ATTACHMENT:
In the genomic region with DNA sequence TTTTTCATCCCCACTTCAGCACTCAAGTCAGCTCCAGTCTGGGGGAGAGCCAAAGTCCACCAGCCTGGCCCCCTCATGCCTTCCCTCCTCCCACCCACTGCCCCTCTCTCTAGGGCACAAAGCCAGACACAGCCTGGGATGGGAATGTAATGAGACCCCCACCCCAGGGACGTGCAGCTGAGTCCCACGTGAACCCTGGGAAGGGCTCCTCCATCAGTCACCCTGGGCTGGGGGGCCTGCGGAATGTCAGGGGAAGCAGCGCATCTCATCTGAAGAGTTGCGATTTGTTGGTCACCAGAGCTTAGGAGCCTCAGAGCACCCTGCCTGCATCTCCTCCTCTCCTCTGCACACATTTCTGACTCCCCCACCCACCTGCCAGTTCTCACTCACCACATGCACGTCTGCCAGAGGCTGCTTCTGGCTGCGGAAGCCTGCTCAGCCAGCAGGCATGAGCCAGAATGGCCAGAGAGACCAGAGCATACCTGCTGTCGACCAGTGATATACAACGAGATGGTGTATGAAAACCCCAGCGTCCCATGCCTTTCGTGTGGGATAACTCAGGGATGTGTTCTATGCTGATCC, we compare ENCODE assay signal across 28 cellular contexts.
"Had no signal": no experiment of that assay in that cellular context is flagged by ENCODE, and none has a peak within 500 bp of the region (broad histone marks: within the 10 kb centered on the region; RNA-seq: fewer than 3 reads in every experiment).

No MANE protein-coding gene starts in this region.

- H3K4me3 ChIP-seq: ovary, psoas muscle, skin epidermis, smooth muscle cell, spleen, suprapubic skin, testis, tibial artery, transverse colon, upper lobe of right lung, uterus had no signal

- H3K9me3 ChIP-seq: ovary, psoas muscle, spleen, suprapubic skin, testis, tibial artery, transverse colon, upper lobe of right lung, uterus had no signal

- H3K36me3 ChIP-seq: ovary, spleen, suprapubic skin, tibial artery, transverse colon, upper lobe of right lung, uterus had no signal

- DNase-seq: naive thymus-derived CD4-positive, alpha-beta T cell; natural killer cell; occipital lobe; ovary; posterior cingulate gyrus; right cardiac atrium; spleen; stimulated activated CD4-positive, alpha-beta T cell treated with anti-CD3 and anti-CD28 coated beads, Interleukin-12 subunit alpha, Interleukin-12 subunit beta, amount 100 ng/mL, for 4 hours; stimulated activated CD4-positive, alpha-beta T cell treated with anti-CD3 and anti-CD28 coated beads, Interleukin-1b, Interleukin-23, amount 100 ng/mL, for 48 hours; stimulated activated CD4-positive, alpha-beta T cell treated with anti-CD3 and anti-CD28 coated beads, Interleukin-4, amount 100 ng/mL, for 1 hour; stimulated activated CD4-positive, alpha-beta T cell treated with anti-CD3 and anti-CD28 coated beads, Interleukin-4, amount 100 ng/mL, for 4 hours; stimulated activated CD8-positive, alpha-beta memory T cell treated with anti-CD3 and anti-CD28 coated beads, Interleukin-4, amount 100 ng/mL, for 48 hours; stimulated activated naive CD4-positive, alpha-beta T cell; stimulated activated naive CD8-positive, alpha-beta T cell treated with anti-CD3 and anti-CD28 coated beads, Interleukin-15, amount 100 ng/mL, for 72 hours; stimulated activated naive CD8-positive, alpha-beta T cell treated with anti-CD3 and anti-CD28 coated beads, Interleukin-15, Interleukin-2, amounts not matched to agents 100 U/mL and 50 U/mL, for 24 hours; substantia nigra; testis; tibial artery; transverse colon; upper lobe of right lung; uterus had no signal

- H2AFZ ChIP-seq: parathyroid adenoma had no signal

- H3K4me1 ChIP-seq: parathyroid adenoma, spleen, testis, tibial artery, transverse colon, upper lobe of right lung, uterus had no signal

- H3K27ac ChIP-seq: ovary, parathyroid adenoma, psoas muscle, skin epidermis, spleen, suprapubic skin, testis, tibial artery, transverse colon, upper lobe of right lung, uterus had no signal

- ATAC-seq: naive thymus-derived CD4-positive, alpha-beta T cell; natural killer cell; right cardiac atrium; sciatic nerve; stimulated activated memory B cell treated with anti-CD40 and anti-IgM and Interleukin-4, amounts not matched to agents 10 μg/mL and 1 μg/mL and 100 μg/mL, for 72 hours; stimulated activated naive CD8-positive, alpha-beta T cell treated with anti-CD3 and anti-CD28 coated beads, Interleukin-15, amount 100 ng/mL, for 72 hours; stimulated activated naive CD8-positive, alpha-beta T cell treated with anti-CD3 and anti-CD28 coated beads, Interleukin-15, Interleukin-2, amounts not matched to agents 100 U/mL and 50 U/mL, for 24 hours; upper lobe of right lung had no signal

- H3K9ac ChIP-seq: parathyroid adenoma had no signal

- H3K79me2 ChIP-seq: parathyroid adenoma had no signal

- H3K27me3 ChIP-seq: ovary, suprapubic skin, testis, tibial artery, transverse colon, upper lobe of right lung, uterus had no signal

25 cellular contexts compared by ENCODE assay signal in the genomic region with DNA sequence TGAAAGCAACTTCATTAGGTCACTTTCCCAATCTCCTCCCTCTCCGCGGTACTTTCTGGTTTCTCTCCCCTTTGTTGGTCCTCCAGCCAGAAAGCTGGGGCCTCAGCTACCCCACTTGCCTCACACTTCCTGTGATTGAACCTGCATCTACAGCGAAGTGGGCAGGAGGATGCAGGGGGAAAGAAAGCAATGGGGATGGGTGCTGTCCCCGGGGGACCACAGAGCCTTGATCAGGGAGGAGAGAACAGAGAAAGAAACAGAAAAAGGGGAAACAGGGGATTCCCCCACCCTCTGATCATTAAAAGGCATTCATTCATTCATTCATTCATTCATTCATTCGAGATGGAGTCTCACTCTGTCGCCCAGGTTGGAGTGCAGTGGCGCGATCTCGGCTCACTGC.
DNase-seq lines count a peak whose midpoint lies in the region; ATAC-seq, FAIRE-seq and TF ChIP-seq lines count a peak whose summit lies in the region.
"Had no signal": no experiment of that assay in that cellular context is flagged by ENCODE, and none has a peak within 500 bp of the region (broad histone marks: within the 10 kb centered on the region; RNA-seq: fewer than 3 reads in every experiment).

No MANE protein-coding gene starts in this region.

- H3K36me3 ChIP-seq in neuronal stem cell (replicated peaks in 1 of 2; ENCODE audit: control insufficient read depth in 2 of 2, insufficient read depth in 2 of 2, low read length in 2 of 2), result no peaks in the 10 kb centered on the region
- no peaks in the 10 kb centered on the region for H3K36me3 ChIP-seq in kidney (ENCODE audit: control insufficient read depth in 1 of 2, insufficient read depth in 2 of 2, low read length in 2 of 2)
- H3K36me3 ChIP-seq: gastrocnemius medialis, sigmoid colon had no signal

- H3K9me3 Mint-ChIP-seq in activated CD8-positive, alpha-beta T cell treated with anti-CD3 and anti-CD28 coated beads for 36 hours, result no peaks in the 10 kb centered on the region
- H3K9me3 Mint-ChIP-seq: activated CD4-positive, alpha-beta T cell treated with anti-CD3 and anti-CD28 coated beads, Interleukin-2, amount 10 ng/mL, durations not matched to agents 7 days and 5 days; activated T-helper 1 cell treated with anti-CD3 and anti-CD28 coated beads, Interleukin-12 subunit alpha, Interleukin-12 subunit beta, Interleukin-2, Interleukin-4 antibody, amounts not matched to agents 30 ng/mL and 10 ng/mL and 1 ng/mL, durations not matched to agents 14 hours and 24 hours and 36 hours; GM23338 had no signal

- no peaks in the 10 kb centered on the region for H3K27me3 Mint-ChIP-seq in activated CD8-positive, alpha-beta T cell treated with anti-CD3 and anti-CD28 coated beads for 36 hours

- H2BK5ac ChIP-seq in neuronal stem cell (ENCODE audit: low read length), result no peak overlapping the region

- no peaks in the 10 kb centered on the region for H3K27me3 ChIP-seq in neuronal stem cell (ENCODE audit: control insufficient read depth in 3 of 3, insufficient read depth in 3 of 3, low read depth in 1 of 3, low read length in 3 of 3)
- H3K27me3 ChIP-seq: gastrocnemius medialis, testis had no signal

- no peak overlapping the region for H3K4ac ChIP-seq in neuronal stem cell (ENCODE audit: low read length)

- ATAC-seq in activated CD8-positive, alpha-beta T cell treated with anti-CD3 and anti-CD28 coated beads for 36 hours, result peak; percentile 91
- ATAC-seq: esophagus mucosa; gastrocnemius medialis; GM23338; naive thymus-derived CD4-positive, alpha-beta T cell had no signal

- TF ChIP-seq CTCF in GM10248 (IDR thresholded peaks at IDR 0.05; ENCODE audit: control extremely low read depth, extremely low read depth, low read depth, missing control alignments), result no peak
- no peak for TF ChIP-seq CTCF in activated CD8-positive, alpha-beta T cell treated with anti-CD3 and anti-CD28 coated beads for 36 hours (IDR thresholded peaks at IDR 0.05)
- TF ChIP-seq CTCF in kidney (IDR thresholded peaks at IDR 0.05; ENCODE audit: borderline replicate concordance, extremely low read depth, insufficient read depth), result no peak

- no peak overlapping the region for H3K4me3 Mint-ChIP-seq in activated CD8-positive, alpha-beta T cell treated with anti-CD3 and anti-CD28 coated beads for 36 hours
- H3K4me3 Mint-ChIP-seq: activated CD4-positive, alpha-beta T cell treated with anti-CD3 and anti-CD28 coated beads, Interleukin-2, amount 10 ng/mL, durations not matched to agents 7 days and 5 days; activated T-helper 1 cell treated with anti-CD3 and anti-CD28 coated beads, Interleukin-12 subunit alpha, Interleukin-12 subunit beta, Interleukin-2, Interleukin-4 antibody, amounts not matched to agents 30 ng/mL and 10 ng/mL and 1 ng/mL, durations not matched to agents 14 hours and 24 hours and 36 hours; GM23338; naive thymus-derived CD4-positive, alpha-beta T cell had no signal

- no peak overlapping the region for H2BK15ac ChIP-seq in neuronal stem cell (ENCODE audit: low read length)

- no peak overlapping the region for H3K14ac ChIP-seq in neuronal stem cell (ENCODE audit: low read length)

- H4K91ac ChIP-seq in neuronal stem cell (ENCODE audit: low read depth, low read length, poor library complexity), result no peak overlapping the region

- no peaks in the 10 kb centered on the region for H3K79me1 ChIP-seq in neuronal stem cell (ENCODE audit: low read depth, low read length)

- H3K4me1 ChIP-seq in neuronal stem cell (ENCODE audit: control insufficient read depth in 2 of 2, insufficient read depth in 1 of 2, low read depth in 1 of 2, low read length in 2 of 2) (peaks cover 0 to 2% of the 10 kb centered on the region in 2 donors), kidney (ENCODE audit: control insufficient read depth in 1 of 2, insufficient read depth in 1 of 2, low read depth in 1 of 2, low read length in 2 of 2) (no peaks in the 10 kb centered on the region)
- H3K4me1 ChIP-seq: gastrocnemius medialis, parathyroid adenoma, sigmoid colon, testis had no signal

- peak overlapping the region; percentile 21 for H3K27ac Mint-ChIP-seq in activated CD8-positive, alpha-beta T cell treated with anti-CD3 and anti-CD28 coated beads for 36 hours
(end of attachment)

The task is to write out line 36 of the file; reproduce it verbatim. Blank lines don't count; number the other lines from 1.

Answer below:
- no peak overlapping the region for H2BK15ac ChIP-seq in neuronal stem cell (ENCODE audit: low read length)